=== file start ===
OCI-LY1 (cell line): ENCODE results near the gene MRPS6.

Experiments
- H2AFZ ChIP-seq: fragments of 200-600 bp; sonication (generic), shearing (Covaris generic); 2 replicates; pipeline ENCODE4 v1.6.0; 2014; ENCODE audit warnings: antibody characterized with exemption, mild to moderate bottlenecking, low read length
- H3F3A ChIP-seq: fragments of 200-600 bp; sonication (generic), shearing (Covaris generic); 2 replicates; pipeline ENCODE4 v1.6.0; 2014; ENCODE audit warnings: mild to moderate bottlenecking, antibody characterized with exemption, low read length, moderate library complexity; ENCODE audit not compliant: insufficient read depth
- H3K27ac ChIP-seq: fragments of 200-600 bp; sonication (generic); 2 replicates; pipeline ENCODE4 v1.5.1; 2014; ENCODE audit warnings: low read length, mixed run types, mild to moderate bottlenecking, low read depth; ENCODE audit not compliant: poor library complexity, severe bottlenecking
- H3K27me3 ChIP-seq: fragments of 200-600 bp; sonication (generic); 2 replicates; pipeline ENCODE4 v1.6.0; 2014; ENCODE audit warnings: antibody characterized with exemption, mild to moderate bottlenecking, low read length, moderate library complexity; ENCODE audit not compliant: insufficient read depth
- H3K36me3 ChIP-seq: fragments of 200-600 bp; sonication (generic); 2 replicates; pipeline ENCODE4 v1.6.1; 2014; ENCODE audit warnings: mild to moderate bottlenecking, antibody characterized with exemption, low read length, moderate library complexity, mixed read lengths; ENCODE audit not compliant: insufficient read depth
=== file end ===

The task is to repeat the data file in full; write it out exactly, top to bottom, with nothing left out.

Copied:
OCI-LY1 (cell line): ENCODE results near the gene MRPS6.

Experiments
- H2AFZ ChIP-seq: fragments of 200-600 bp; sonication (generic), shearing (Covaris generic); 2 replicates; pipeline ENCODE4 v1.6.0; 2014; ENCODE audit warnings: antibody characterized with exemption, mild to moderate bottlenecking, low read length
- H3F3A ChIP-seq: fragments of 200-600 bp; sonication (generic), shearing (Covaris generic); 2 replicates; pipeline ENCODE4 v1.6.0; 2014; ENCODE audit warnings: mild to moderate bottlenecking, antibody characterized with exemption, low read length, moderate library complexity; ENCODE audit not compliant: insufficient read depth
- H3K27ac ChIP-seq: fragments of 200-600 bp; sonication (generic); 2 replicates; pipeline ENCODE4 v1.5.1; 2014; ENCODE audit warnings: low read length, mixed run types, mild to moderate bottlenecking, low read depth; ENCODE audit not compliant: poor library complexity, severe bottlenecking
- H3K27me3 ChIP-seq: fragments of 200-600 bp; sonication (generic); 2 replicates; pipeline ENCODE4 v1.6.0; 2014; ENCODE audit warnings: antibody characterized with exemption, mild to moderate bottlenecking, low read length, moderate library complexity; ENCODE audit not compliant: insufficient read depth
- H3K36me3 ChIP-seq: fragments of 200-600 bp; sonication (generic); 2 replicates; pipeline ENCODE4 v1.6.1; 2014; ENCODE audit warnings: mild to moderate bottlenecking, antibody characterized with exemption, low read length, moderate library complexity, mixed read lengths; ENCODE audit not compliant: insufficient read depth